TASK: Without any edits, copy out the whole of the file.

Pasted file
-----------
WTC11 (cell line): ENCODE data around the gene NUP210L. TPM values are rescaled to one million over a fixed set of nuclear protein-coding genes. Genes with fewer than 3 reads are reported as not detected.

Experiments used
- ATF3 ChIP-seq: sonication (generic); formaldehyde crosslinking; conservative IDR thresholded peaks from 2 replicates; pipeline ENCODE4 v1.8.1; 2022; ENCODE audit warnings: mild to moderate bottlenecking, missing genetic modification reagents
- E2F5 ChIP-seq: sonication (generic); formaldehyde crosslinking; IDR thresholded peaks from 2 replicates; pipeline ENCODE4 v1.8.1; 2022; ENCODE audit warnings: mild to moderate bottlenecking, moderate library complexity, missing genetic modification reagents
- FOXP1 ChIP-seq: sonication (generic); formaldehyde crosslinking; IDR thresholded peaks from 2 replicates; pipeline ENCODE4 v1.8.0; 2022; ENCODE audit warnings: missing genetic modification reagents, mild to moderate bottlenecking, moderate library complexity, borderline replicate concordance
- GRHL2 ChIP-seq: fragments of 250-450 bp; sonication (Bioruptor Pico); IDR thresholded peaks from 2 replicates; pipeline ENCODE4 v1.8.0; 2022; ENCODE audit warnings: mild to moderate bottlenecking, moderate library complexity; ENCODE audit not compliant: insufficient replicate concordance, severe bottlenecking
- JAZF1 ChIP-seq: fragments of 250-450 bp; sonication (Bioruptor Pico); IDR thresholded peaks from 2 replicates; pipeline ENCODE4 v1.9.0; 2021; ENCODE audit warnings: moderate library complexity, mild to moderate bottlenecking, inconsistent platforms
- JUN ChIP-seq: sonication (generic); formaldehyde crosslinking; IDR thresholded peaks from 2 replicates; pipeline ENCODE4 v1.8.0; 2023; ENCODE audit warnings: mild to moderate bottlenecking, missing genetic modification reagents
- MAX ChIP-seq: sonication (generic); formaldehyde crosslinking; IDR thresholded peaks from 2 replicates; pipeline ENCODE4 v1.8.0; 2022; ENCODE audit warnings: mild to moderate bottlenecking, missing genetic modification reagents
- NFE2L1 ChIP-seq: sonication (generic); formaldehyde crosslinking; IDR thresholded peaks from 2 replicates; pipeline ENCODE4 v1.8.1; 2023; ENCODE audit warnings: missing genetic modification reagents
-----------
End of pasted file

WTC11 (cell line): ENCODE data around the gene NUP210L. TPM values are rescaled to one million over a fixed set of nuclear protein-coding genes. Genes with fewer than 3 reads are reported as not detected.

Experiments used
- ATF3 ChIP-seq: sonication (generic); formaldehyde crosslinking; conservative IDR thresholded peaks from 2 replicates; pipeline ENCODE4 v1.8.1; 2022; ENCODE audit warnings: mild to moderate bottlenecking, missing genetic modification reagents
- E2F5 ChIP-seq: sonication (generic); formaldehyde crosslinking; IDR thresholded peaks from 2 replicates; pipeline ENCODE4 v1.8.1; 2022; ENCODE audit warnings: mild to moderate bottlenecking, moderate library complexity, missing genetic modification reagents
- FOXP1 ChIP-seq: sonication (generic); formaldehyde crosslinking; IDR thresholded peaks from 2 replicates; pipeline ENCODE4 v1.8.0; 2022; ENCODE audit warnings: missing genetic modification reagents, mild to moderate bottlenecking, moderate library complexity, borderline replicate concordance
- GRHL2 ChIP-seq: fragments of 250-450 bp; sonication (Bioruptor Pico); IDR thresholded peaks from 2 replicates; pipeline ENCODE4 v1.8.0; 2022; ENCODE audit warnings: mild to moderate bottlenecking, moderate library complexity; ENCODE audit not compliant: insufficient replicate concordance, severe bottlenecking
- JAZF1 ChIP-seq: fragments of 250-450 bp; sonication (Bioruptor Pico); IDR thresholded peaks from 2 replicates; pipeline ENCODE4 v1.9.0; 2021; ENCODE audit warnings: moderate library complexity, mild to moderate bottlenecking, inconsistent platforms
- JUN ChIP-seq: sonication (generic); formaldehyde crosslinking; IDR thresholded peaks from 2 replicates; pipeline ENCODE4 v1.8.0; 2023; ENCODE audit warnings: mild to moderate bottlenecking, missing genetic modification reagents
- MAX ChIP-seq: sonication (generic); formaldehyde crosslinking; IDR thresholded peaks from 2 replicates; pipeline ENCODE4 v1.8.0; 2022; ENCODE audit warnings: mild to moderate bottlenecking, missing genetic modification reagents
- NFE2L1 ChIP-seq: sonication (generic); formaldehyde crosslinking; IDR thresholded peaks from 2 replicates; pipeline ENCODE4 v1.8.1; 2023; ENCODE audit warnings: missing genetic modification reagents